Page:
Work with management to address risk, Matz tells CU volunteers

January 22, 2015

ALEXANDRIA, Va. (1/23/15)--Credit union volunteers are the "first line of defense" against losses to the credit union system, National Credit Union Administration Chair Debbie Matz said Thursday.

Speaking at a Volunteer Leadership Institute event in Kauai, Hawaii, Matz credited credit union volunteers with helping guide their institutions through the financial crisis.

"Engaged volunteers have led credit unions diligently, from recession through recovery. You have turned unprecedented challenges into enduring opportunities," she said. "With the financial crisis behind us, we need to discuss the challenges ahead, including interest-rate risk, cybersecurity and the need for credit unions to hold adequate capital."

Interest-rate risk for the credit union system is now higher than it was before the crisis, Matz claimed. Net long-term assets have risen to 35% today from 25% of all assets 10 years ago.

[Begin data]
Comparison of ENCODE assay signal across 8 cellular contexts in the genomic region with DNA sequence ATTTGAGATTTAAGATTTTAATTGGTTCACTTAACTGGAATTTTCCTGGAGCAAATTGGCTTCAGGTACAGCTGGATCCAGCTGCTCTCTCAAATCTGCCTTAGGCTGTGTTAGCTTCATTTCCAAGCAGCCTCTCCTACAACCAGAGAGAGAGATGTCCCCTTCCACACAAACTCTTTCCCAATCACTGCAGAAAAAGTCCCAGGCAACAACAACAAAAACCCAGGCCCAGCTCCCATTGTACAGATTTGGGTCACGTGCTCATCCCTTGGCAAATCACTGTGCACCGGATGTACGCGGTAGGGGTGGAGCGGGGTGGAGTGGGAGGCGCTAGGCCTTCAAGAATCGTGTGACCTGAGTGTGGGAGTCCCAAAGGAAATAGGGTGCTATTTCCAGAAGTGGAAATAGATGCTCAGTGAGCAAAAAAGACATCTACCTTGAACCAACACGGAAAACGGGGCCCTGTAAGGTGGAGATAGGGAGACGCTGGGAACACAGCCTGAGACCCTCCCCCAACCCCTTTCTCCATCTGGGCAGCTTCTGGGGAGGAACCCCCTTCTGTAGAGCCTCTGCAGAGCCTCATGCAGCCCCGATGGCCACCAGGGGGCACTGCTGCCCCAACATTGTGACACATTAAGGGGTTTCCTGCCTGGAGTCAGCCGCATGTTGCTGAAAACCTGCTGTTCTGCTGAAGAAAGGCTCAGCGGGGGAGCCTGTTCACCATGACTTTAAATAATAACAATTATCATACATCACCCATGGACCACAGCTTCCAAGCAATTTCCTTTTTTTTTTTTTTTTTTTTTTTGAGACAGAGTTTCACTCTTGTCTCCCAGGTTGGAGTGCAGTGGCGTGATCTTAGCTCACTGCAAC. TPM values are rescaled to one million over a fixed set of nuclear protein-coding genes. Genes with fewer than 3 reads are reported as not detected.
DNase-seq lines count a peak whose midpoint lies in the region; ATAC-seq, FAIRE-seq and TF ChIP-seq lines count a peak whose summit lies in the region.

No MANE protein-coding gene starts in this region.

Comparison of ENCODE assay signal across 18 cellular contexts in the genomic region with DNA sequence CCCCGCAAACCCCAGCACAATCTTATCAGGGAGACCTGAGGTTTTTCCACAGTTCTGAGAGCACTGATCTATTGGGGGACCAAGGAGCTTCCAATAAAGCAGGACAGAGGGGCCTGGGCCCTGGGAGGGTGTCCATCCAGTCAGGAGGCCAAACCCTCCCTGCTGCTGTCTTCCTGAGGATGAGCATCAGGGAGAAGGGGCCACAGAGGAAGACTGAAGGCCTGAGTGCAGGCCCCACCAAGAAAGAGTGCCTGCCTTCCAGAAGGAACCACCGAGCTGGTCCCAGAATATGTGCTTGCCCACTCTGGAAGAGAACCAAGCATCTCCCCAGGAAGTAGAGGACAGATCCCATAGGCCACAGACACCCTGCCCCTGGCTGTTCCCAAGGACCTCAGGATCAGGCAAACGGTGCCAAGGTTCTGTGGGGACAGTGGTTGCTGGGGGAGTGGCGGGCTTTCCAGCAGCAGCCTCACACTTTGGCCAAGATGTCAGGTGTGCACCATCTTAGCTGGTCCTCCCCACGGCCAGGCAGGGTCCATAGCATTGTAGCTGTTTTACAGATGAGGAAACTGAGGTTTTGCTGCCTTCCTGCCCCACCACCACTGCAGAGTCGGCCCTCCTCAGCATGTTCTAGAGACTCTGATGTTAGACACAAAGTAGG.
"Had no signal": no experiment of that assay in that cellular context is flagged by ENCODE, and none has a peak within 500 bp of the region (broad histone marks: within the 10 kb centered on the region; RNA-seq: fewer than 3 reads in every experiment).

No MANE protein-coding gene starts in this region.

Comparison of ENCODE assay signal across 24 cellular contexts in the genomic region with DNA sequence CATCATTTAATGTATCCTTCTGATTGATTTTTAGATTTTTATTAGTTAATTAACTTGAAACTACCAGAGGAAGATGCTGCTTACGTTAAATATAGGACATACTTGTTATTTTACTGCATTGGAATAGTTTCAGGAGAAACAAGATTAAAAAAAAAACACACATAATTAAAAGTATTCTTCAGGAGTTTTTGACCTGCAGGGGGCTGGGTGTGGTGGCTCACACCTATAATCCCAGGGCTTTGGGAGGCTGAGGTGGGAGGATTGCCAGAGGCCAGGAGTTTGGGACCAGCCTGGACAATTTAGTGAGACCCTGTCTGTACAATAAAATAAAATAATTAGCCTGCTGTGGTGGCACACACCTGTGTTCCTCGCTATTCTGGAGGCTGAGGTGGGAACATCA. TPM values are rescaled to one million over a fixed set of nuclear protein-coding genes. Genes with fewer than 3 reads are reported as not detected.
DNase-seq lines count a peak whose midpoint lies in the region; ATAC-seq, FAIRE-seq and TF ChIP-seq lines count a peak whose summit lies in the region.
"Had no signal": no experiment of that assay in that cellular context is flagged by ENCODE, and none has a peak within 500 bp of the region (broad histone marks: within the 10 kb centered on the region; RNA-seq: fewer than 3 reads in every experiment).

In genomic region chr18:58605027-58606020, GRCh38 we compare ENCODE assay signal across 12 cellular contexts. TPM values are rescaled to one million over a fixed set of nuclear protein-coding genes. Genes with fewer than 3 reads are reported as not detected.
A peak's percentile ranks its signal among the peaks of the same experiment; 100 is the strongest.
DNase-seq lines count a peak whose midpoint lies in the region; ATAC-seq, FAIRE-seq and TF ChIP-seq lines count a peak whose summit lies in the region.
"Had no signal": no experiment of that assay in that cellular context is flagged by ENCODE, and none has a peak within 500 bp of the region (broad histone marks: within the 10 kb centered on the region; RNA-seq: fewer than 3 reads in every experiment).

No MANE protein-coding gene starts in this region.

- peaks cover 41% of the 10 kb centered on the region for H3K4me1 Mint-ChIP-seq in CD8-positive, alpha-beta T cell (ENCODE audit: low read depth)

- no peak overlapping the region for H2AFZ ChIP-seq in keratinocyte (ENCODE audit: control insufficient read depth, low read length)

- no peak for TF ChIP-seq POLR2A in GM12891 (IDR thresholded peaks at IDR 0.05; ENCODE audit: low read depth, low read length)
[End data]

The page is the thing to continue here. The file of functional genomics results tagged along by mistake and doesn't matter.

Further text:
The Credit Union National Association has agreed that interest-rate risk is an area credit unions should be concerned about, but believes that it can be handled in the context of existing rules, particularly since the NCUA's last interest-rate risk rule took effect just two years ago.

Matz also address the "alarming rate" of growth of cyberattacks, as the number, variety and sophistication of fraudsters and terrorists increases. She warned that hackers could use a vulnerable credit union as an entry point into the larger financial system.

CUNA has urged President Barack Obama and the U.S. Congress to work on enacting data breach legislation that would set a national notification standard for notifying consumers of breaches, as well as hold merchants to the same data security standards as apply to credit unions.

Matz also reviewed changes in the NCUA's revised proposed risk-based capital rule, saying the agency is required by law to make such a rule, and that its implementation is good public policy.

"We also need to fix the problem of inadequate capital in high-risk outliers in the credit union system," she said. "A modern rule would have helped more credit unions avoid failure and reduced losses to the Share Insurance Fund, which your credit unions all had to pay."

While CUNA believes the revised risk-based capital proposal has many positive changes compared with the original proposal, the organization has remaining concerns. A variety of information on the proposal is available at CUNA's Risk-Based Capital Action Center.